Your attorney will negotiate with your spouse’s attorney in trying to come up with a plan that both parties can agree on and also adheres to the best interest of the child doctrine, which is what every Illinois family judge bases their custody decision on.


Kane County child support modification lawyerThere is no denying that many families right now are having a more difficult time making ends meet. Food prices, gas prices, utilities, and the price of all kinds of products have increased. According to the U.S. Bureau of Labor Statistics, the Consumer Price Index increased 6.5 percent for the 12 months ending December 2022.

While these increasing prices can be difficult for all families, single-parent households are often particularly hit harder. If the parent is receiving child support from another parent, are they able to request a modification in that child support to help cover these rising costs? Is inflation a basis for modification?

Child Support Modification

Under Illinois family law, a parent may file for child support modification every three years or if they have experienced a significant change in circumstances. In some cases, there is an automatic cost of living adjustment (COLA) for the child support amount. This usually only applies to child support that is paid through the Support Collection Unit (SCU). In order for an annual COLA to take place, the child support order must have been in effect for at least two years.


Are You Headed for Illinois Divorce Court?

Posted on in

St. Charles, IL divorce lawyerMany couples reach a point where they are no longer sure if they want to be married any longer. Even good marriages can hit bumps in the road. So how do you know when you are in a “this too shall pass” moment or if the marriage really has too many problems to work through and it would be better to divorce? The following are some signs that indicate it may be time to contact a Kane County divorce attorney and find out what your legal options may be.


Just like the old song “The Thrill Is Gone” laments, one of the most difficult realizations a person can have when examining the state of their marriage is that they are no longer in love with their spouse. The spark that once was there has disappeared. If you no longer feel as if fighting for your marriage is worth it, it may not be. 


Having time to yourself is important, especially when juggling children, household duties, and work. But spending time with your spouse is also important to the health of your marriage. If you find yourself avoiding spending time with your spouse, looking for excuses to leave the house when they are there, and just avoiding making plans together, this is another indicator that there are issues in your relationship that may be impossible to fix.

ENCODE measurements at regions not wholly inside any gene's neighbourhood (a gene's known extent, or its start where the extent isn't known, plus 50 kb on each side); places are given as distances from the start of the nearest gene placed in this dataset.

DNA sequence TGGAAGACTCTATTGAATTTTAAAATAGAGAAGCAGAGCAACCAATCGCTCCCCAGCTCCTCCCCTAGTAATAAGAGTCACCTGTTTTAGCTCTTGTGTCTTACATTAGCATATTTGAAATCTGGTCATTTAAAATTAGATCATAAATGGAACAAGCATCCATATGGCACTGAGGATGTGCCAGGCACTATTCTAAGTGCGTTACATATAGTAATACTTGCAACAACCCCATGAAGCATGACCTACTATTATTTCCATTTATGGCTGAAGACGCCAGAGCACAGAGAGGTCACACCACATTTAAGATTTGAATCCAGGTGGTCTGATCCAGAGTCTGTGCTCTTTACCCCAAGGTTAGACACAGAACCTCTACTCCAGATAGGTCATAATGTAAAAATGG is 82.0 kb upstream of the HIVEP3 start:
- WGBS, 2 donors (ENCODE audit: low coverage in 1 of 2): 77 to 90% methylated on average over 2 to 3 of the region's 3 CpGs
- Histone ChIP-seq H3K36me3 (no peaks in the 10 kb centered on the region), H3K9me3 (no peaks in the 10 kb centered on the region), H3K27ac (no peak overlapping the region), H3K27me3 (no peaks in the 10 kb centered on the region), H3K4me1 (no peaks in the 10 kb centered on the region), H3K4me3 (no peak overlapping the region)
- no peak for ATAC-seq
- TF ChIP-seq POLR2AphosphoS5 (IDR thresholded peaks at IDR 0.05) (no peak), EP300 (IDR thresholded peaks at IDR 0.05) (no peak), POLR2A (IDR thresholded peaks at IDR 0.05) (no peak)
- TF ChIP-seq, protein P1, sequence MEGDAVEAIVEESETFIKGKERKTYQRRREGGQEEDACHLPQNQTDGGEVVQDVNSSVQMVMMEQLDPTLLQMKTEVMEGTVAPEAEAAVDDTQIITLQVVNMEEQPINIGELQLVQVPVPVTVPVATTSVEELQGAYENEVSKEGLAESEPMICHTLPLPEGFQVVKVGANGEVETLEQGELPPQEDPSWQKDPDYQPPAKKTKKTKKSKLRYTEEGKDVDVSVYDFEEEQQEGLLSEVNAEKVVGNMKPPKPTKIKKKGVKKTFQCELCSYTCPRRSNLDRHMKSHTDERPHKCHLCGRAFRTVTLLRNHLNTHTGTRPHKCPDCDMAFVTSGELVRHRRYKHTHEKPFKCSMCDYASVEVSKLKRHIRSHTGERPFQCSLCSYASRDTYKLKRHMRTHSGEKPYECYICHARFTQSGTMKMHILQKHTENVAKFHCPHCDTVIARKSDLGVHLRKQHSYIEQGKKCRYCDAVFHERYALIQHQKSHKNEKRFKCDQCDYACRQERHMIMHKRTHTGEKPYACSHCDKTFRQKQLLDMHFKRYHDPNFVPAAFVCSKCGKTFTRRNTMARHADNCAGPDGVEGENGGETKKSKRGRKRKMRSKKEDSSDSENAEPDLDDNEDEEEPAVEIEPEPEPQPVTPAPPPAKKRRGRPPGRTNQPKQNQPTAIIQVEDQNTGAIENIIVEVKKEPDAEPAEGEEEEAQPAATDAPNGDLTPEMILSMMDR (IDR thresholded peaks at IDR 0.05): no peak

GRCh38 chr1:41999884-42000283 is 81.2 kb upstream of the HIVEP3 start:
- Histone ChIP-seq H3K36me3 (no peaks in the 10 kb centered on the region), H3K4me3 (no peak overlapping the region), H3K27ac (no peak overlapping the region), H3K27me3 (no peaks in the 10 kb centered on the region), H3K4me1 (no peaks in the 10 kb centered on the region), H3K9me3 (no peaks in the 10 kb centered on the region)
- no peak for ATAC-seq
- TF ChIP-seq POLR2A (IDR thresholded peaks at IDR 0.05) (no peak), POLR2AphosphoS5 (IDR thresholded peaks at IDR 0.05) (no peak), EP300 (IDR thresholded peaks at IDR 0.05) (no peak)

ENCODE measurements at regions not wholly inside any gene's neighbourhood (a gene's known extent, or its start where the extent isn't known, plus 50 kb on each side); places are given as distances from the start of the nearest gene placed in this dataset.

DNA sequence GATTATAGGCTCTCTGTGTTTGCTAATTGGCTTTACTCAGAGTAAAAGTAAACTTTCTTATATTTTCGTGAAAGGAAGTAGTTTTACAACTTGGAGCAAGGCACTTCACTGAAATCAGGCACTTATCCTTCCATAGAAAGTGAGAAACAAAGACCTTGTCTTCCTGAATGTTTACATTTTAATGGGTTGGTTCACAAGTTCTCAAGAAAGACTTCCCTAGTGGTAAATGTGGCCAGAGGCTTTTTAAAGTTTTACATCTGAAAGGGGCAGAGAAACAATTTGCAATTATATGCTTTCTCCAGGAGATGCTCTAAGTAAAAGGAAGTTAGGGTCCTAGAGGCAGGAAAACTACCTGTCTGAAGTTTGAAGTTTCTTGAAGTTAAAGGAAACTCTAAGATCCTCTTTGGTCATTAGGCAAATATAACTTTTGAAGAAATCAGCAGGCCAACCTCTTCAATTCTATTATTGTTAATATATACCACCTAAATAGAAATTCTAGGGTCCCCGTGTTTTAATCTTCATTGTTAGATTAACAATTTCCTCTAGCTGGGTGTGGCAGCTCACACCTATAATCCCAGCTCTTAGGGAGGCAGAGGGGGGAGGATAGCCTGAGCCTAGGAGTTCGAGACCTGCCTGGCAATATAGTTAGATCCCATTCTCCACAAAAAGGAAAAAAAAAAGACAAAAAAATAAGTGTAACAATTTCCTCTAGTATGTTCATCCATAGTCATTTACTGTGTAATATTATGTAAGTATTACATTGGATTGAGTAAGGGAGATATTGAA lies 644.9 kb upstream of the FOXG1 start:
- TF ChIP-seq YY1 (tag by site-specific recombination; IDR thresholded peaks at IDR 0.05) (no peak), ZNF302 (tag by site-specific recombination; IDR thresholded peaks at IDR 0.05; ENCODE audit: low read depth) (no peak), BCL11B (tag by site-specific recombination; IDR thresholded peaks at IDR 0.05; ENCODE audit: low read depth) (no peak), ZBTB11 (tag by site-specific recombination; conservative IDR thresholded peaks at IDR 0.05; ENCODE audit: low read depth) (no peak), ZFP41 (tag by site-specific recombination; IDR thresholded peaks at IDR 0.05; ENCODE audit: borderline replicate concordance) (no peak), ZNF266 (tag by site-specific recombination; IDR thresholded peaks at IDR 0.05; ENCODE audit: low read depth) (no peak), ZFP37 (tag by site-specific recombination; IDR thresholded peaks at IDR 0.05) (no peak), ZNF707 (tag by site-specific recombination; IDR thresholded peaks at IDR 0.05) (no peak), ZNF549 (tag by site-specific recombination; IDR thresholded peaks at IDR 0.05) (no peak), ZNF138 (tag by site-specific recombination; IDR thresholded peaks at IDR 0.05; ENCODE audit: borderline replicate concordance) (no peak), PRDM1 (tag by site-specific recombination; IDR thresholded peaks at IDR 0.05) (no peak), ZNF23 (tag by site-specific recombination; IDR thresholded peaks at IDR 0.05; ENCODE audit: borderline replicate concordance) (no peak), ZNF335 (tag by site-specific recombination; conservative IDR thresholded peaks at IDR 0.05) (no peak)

Planning Financially for Your Illinois Divorce

Posted on in

St. Charles, IL divorce lawyerGetting divorced brings about myriad changes in a person’s life. One of the most significant of those changes is the impact that divorce has on a person’s financial landscape. In many situations, a person getting divorced is going from a two-income household to a one-income household. If you are thinking about ending your marriage, there are some important steps you should take to protect your financial future.

Figure Out Your Budget

It is important to know what your monthly expenses are. Make a list of what your typical monthly expenses are, including your mortgage or rent, electric, heat, internet, phone, vehicle payment, child care, insurance, etc. This list should also include other expenses you may have such as entertainment expenses, vacations, out-of-pocket medical expenses, children’s extra-curricular activities, etc.

Once you have determined what your expenses are, take a look at what your monthly income is, including what it will be once the divorce process is complete. In addition to your income, will you be receiving child support and/or spousal support or will you be paying those obligations to your ex?


Kane County prenuptial agreement attorneyMost people who hear about prenuptial agreements think that these legal contracts are used by engaged couples who have high assets in order to protect those assets should the marriage not work out and they divorce. And while that is true, what is also true is that prenuptial agreements can also be used to protect one spouse from the other spouse’s debt should they divorce.

How Much Debt Are We Carrying?

Years ago, most people did not “live on credit.” Other than the mortgage on their home and vehicle loans, cash was king. If you wanted to purchase a large ticket item for your home, take a vacation, etc., you saved your money and then paid for the item in cash.